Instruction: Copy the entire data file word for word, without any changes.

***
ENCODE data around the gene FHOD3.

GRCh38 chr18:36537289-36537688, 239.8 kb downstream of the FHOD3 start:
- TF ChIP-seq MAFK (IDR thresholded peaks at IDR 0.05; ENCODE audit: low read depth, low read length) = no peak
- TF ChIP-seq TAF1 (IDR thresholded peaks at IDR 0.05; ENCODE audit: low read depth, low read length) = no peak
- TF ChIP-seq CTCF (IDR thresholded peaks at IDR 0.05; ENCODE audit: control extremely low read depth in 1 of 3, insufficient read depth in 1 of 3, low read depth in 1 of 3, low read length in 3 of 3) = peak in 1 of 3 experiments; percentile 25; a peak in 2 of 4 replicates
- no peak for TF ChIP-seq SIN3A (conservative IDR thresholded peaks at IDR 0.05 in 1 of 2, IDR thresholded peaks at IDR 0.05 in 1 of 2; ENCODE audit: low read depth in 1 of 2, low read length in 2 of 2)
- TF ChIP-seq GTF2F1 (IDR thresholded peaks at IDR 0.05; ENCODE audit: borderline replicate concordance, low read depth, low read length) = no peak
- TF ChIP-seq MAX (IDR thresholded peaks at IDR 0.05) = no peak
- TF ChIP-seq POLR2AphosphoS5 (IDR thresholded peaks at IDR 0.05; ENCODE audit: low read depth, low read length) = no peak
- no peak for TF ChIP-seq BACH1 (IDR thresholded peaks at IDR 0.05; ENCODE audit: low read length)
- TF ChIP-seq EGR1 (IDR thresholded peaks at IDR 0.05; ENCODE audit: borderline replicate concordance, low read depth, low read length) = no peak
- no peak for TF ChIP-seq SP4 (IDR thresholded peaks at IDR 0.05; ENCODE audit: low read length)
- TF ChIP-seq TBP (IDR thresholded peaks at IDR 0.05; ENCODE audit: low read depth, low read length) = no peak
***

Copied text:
ENCODE data around the gene FHOD3.

GRCh38 chr18:36537289-36537688, 239.8 kb downstream of the FHOD3 start:
- TF ChIP-seq MAFK (IDR thresholded peaks at IDR 0.05; ENCODE audit: low read depth, low read length) = no peak
- TF ChIP-seq TAF1 (IDR thresholded peaks at IDR 0.05; ENCODE audit: low read depth, low read length) = no peak
- TF ChIP-seq CTCF (IDR thresholded peaks at IDR 0.05; ENCODE audit: control extremely low read depth in 1 of 3, insufficient read depth in 1 of 3, low read depth in 1 of 3, low read length in 3 of 3) = peak in 1 of 3 experiments; percentile 25; a peak in 2 of 4 replicates
- no peak for TF ChIP-seq SIN3A (conservative IDR thresholded peaks at IDR 0.05 in 1 of 2, IDR thresholded peaks at IDR 0.05 in 1 of 2; ENCODE audit: low read depth in 1 of 2, low read length in 2 of 2)
- TF ChIP-seq GTF2F1 (IDR thresholded peaks at IDR 0.05; ENCODE audit: borderline replicate concordance, low read depth, low read length) = no peak
- TF ChIP-seq MAX (IDR thresholded peaks at IDR 0.05) = no peak
- TF ChIP-seq POLR2AphosphoS5 (IDR thresholded peaks at IDR 0.05; ENCODE audit: low read depth, low read length) = no peak
- no peak for TF ChIP-seq BACH1 (IDR thresholded peaks at IDR 0.05; ENCODE audit: low read length)
- TF ChIP-seq EGR1 (IDR thresholded peaks at IDR 0.05; ENCODE audit: borderline replicate concordance, low read depth, low read length) = no peak
- no peak for TF ChIP-seq SP4 (IDR thresholded peaks at IDR 0.05; ENCODE audit: low read length)
- TF ChIP-seq TBP (IDR thresholded peaks at IDR 0.05; ENCODE audit: low read depth, low read length) = no peak